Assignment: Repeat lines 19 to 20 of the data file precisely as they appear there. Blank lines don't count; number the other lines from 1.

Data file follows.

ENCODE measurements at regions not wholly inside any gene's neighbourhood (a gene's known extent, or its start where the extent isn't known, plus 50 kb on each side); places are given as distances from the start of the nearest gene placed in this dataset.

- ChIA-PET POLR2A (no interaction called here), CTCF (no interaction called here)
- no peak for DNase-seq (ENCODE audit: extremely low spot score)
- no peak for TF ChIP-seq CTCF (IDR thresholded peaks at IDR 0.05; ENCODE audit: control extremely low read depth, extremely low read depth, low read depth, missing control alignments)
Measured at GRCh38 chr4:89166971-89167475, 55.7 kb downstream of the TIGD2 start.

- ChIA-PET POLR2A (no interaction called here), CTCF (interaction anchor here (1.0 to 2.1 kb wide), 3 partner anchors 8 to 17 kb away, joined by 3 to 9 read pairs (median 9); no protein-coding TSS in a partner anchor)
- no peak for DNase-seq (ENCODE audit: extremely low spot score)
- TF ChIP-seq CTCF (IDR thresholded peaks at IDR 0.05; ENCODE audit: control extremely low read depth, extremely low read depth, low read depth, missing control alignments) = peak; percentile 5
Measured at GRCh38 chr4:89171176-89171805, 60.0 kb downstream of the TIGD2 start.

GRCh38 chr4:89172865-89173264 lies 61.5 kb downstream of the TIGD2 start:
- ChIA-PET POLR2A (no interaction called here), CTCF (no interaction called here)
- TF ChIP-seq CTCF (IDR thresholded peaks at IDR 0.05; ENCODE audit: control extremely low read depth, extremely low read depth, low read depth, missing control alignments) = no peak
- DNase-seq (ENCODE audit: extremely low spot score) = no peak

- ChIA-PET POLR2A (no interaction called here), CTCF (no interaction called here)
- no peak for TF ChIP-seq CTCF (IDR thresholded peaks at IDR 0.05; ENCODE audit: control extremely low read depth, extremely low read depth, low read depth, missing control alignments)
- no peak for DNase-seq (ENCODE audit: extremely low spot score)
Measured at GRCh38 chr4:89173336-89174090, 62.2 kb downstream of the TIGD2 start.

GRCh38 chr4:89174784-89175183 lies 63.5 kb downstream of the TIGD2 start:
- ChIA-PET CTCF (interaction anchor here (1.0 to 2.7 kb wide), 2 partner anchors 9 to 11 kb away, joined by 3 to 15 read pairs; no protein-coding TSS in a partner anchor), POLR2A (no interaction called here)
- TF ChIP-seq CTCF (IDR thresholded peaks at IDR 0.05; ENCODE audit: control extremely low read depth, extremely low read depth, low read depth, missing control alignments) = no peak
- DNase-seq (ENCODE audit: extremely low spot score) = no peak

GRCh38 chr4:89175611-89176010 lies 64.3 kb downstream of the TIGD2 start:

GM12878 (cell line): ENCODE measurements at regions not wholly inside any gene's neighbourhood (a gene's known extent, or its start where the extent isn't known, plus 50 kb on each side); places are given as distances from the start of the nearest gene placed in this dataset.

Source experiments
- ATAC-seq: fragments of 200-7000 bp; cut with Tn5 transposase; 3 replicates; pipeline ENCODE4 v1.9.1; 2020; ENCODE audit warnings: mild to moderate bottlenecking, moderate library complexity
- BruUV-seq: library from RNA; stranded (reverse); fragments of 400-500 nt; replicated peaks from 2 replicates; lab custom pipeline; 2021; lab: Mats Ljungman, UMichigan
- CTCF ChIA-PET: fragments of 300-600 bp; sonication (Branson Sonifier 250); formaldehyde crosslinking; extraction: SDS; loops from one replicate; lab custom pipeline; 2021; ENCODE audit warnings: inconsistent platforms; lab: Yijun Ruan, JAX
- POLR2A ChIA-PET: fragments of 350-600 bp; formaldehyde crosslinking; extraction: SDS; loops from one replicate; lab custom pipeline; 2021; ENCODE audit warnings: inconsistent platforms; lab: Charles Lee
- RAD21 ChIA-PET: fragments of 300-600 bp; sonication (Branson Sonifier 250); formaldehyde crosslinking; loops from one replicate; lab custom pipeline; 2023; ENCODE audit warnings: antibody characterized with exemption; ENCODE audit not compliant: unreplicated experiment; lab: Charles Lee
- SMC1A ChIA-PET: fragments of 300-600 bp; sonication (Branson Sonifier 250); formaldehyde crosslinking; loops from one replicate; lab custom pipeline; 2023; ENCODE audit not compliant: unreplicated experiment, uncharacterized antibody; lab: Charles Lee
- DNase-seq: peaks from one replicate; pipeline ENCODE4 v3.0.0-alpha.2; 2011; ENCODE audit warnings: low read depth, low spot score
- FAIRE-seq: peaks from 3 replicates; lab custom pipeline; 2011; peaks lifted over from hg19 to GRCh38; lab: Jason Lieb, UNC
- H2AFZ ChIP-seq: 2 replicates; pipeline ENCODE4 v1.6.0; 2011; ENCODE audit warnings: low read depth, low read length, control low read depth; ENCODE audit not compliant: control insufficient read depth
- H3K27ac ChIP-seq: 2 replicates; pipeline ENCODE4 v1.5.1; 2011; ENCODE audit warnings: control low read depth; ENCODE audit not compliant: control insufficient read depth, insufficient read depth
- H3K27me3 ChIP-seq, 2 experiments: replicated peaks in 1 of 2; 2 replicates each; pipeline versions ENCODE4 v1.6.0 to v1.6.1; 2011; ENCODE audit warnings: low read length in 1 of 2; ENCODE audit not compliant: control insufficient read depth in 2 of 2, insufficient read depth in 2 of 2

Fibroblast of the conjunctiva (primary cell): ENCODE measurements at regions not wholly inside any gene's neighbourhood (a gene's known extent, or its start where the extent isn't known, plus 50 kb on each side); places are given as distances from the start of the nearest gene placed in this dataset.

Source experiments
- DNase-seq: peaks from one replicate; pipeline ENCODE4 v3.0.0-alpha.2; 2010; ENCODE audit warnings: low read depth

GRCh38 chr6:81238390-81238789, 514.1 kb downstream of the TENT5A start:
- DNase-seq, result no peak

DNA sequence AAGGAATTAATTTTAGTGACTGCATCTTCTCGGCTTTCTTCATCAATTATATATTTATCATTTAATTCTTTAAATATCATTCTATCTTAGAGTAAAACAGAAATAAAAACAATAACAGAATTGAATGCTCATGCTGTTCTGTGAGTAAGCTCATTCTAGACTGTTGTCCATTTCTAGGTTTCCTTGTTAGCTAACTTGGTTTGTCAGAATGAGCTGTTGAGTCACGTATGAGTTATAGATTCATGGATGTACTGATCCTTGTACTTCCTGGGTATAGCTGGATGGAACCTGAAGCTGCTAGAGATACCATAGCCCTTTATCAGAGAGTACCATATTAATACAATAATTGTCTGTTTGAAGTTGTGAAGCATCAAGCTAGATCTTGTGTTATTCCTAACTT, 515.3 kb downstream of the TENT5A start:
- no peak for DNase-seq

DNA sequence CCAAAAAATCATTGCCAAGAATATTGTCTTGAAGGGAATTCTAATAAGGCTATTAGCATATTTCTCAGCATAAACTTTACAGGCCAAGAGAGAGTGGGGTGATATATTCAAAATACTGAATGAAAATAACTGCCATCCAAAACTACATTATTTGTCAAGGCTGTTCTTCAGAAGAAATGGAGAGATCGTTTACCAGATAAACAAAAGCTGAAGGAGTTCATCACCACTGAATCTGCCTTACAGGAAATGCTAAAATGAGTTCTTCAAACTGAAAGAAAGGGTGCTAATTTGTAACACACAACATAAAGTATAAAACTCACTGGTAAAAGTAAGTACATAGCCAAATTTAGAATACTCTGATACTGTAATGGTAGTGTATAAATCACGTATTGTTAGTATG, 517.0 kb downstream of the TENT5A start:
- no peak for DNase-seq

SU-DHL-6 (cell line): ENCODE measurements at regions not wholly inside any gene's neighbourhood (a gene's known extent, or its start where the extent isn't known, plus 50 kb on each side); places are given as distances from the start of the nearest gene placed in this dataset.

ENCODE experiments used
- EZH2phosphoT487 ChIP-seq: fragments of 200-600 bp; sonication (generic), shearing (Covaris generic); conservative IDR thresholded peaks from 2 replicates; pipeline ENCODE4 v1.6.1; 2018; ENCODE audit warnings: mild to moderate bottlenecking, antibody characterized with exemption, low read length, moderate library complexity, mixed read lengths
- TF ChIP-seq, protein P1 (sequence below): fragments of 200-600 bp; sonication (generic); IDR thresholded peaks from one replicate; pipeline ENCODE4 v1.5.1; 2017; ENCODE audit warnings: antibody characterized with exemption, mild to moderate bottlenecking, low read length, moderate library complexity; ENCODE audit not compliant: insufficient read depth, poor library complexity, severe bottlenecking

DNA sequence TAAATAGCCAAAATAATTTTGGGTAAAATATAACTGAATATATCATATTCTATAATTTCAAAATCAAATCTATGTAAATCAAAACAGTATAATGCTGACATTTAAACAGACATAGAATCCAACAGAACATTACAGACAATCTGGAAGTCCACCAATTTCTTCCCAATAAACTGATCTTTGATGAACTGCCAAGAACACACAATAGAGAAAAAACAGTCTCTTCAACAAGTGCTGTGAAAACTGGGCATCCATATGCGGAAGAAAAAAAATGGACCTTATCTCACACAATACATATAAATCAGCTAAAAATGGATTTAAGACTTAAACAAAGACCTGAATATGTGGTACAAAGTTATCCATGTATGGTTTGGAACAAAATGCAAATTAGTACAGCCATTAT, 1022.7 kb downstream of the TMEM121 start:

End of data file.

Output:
- ChIA-PET CTCF (interaction anchor here (1.0 to 2.7 kb wide), 2 partner anchors 9 to 11 kb away, joined by 3 to 15 read pairs; no protein-coding TSS in a partner anchor), POLR2A (no interaction called here)
- TF ChIP-seq CTCF (IDR thresholded peaks at IDR 0.05; ENCODE audit: control extremely low read depth, extremely low read depth, low read depth, missing control alignments) = no peak